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From Structure Property to Structure Process Property Relations in Soft Matter – a Computational Physics Approach

Final Report Summary - MOLPROCOMP (From Structure Property to Structure Process Property Relations in Soft Matter – a Computational Physics Approach)

All materials are the result of a specific process and can hardly be understood without taking this into account. Physically speaking they are usually not in thermodynamic equilibrium, i.e. their properties are ‘history dependent’ and systems are stuck in a metastable minimum of the free energy landscape. The project focuses on the molecular basis of the relation between material properties and the way materials are produced/created. Though known for a long time and practically employed for ages (e.g. in processing of metals), a systematic approach to connect material properties to the formation process based on molecular level insight into these processes is still missing. This is partially connected to a lack in theoretical understanding and methodology as well as to experimental difficulties. Here soft matter offers unique opportunities. Soft matter, especially polymers, can be easily manipulated in a controlled manner and experimental progress allows unique molecular level insight. New simulation methods as well as some new experimental approaches have been developed to investigate case studies to demonstrate the general relevance of molecular processes in three different problem fields. We study macromolecular systems (mostly highly entangled and non-entangled non-equilibrium polymer melts, but also proteins and active systems), crystal growth in the presence of impurities/additives as idealized very first models for bio-mineralization and precursors of layered structures in organic electronics. First several computer simulation methods developed by the PI and his coworkers had to be adjusted and continuously improved. Most notably this holds for two approaches. The adaptive resolution simulation method (AdResS) allows for true open system molecular dynamics simulations. The second concerns the creation of well-defined starting states for melts of very long polymers (bulk and films) and the continued improvement and optimization of our Open Source package ESPResSo++. In parallel, an experimental activity on non-equilibrium polymer melts was started, which directly connects to the simulations. Samples of very long glassy polymers with and without entanglements have been prepared by computer simulation and in experiment, resulting in interesting low viscosity, or viscoelastically inhomogeneous but chemically homogeneous, or nanoporous systems. Synthesis dependent para and meta sequences along conjugated polymers led to rather different precursors for graphene nanoribbons. Adaptive resolutions methods were used to demonstrate how to drive systems externally in a controlled way and led to a simple direct way to take advantage of the Jarzinski equality. This allows to easily study response of systems subject to external driving.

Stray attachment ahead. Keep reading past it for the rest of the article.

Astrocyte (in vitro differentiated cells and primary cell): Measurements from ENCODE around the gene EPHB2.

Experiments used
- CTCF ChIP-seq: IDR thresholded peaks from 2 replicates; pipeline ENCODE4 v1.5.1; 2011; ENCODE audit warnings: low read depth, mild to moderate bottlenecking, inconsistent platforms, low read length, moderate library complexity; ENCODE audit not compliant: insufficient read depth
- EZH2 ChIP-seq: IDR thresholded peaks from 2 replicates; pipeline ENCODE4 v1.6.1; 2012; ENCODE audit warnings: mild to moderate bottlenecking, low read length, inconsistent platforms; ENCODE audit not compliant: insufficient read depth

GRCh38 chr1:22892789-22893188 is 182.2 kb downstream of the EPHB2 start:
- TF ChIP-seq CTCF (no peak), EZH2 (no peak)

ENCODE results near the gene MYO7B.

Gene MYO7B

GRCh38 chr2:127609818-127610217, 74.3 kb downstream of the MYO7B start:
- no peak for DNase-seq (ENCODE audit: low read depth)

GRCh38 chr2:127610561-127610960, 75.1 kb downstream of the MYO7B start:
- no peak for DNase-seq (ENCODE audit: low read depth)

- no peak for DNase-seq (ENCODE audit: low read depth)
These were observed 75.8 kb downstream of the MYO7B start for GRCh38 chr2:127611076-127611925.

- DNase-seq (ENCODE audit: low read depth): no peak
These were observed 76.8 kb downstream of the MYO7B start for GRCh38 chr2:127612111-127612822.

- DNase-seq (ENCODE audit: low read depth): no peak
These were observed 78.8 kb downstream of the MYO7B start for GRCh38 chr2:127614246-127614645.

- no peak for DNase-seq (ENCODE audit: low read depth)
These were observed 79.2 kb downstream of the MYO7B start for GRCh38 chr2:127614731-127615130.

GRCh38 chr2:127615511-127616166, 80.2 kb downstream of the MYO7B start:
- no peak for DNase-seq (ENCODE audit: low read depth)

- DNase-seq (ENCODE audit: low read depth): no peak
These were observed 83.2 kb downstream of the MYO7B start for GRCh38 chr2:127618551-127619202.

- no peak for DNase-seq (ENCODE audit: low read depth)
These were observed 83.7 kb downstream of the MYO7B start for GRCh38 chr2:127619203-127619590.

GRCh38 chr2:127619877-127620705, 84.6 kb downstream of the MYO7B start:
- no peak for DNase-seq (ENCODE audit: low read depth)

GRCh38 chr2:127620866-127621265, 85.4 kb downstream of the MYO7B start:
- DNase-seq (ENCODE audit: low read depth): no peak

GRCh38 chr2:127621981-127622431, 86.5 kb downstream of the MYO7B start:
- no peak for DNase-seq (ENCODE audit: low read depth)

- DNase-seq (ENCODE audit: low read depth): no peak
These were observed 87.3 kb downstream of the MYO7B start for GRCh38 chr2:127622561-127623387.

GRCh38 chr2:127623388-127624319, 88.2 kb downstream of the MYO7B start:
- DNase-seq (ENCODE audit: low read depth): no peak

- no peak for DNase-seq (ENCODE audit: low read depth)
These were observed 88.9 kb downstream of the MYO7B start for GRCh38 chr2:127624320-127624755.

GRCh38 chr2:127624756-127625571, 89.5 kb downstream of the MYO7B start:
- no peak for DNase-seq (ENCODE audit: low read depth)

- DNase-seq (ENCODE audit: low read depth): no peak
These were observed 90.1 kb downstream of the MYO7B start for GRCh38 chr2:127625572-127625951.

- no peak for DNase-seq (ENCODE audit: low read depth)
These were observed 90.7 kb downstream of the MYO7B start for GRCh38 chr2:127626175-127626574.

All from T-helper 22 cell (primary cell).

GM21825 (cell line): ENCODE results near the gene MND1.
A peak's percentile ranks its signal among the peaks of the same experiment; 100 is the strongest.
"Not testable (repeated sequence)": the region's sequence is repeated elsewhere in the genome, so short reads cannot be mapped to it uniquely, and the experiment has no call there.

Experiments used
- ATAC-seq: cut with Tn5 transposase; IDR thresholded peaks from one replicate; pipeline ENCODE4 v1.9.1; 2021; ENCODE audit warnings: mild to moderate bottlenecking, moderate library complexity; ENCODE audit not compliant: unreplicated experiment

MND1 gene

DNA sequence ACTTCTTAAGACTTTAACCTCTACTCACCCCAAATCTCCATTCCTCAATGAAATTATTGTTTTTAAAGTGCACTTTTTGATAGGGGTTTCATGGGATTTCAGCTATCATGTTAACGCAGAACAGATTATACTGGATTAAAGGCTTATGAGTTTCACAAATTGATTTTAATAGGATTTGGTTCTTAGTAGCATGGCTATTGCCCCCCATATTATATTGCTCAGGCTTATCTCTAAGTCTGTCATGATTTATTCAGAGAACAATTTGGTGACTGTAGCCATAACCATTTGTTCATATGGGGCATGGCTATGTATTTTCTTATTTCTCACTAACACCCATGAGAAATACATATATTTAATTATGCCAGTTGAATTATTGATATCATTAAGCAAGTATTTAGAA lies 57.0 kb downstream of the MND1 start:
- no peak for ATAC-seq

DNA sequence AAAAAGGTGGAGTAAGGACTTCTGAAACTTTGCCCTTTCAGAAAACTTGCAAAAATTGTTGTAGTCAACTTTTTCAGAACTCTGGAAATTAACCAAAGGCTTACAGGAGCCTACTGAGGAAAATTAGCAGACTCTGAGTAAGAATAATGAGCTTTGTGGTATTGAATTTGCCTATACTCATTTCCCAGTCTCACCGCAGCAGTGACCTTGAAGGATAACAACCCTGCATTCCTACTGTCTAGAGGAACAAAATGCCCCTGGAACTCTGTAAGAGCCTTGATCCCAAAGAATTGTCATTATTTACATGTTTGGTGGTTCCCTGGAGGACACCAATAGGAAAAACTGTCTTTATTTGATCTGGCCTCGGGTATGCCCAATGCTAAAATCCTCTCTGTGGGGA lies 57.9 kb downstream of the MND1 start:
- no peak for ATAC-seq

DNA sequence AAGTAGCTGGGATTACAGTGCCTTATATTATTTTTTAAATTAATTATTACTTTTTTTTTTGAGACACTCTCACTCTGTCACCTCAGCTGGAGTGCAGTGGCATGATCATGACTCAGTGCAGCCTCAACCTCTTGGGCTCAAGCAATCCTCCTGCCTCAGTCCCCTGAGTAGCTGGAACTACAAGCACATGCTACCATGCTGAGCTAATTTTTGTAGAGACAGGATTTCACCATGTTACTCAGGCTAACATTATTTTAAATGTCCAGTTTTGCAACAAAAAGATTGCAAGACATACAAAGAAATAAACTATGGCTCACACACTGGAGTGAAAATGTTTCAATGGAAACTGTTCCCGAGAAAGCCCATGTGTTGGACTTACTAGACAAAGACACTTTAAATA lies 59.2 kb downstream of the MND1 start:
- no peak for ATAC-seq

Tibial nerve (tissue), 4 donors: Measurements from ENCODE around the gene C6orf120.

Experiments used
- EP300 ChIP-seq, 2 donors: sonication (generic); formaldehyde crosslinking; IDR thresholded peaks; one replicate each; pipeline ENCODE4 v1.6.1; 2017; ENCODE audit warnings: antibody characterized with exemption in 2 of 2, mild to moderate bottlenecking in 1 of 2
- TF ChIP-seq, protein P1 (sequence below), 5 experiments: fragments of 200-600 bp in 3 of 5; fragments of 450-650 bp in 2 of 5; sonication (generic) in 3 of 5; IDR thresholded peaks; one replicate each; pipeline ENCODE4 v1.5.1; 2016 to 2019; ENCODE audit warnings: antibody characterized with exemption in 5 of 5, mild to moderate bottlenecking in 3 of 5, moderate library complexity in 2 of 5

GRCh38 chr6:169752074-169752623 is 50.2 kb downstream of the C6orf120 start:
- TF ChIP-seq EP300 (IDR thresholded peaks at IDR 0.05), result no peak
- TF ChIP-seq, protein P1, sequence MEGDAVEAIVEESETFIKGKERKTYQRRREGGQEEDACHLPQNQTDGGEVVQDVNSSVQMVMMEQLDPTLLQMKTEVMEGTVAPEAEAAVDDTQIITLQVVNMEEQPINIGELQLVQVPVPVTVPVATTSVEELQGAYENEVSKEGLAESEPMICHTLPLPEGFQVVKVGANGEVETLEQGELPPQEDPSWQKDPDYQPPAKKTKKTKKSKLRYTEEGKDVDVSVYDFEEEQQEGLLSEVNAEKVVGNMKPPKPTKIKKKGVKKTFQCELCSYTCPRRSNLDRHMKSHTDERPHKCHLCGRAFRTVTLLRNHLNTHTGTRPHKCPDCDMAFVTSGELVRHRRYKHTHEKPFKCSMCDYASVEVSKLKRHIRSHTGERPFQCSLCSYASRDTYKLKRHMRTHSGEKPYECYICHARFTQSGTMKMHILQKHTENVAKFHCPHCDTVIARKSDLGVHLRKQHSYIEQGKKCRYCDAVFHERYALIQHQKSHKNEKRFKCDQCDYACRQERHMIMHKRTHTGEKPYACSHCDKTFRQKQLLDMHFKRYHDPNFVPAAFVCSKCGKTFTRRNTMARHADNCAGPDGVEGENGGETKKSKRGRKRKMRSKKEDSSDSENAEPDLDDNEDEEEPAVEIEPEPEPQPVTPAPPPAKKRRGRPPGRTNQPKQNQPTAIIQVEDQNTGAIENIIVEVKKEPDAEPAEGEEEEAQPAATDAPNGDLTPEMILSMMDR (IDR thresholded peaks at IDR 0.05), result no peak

Results point to interesting new metastable structures in highly entangled, mechanically deformed polymer melts, the modification and actually acceleration of crystal growth upon adding solutes and its dependence on solvation properties, and the relation of bond ‘defects’ (para vs meta in conjugated polymers) and conjugation defects in adsorbed polymeric semiconductors.